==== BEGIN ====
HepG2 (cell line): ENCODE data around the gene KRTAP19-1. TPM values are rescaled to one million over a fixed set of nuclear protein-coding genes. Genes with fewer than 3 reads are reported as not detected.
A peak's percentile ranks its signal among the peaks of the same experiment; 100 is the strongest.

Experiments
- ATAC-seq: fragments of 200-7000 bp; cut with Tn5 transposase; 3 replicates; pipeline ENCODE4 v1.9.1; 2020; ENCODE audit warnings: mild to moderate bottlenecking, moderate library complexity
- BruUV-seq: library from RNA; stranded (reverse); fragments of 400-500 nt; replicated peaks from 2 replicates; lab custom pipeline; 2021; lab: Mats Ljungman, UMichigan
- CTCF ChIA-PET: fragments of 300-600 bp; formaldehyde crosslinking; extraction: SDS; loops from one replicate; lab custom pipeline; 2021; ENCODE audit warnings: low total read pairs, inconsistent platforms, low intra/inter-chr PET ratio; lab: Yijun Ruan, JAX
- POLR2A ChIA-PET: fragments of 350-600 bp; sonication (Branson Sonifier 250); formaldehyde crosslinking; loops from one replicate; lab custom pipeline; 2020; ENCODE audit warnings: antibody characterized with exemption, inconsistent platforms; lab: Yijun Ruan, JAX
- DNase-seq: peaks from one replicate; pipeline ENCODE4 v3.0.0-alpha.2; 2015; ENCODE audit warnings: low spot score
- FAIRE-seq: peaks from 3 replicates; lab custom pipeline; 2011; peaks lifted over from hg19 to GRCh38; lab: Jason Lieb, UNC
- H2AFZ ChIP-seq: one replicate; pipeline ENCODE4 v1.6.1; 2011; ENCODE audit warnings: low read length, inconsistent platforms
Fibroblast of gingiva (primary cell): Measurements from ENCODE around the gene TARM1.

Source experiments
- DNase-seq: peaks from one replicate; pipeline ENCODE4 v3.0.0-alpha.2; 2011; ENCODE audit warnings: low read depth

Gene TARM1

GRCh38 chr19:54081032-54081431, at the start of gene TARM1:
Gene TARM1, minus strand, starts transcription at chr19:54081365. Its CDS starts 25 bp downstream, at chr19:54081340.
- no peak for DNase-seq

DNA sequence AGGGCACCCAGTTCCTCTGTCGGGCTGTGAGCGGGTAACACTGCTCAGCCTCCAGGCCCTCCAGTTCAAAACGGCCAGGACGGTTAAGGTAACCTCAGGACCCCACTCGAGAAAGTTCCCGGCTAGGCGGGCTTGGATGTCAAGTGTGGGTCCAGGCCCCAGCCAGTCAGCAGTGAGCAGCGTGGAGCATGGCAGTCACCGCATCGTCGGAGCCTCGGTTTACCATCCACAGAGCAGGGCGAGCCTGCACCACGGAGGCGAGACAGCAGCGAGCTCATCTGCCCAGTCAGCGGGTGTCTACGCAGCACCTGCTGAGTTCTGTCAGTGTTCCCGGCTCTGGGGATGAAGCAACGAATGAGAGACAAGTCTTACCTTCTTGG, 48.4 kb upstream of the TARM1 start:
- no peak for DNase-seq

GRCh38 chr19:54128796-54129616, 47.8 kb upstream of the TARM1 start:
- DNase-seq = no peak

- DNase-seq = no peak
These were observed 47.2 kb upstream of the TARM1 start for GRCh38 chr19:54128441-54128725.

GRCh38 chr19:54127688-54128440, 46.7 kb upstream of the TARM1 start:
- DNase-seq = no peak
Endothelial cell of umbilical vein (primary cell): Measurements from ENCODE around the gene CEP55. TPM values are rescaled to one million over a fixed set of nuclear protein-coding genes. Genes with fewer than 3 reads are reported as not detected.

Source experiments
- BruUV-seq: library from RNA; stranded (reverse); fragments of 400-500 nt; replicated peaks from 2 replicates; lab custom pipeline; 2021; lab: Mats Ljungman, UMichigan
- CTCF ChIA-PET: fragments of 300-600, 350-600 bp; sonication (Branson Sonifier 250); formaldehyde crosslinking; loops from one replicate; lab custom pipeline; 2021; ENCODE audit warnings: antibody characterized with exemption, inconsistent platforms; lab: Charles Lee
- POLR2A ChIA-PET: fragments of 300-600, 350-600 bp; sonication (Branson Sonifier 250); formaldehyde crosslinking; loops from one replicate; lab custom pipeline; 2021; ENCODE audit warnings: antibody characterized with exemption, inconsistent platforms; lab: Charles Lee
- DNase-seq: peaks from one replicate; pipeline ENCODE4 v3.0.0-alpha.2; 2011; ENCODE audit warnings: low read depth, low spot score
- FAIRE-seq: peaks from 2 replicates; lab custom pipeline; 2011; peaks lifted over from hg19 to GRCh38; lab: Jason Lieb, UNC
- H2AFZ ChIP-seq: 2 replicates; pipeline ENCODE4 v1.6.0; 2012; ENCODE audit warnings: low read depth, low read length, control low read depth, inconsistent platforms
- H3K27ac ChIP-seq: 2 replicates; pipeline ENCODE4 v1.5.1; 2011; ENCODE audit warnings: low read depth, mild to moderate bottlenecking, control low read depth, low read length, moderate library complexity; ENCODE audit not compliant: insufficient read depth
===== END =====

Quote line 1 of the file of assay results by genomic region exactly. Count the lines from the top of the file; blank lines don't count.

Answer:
HepG2 (cell line): ENCODE data around the gene KRTAP19-1. TPM values are rescaled to one million over a fixed set of nuclear protein-coding genes. Genes with fewer than 3 reads are reported as not detected.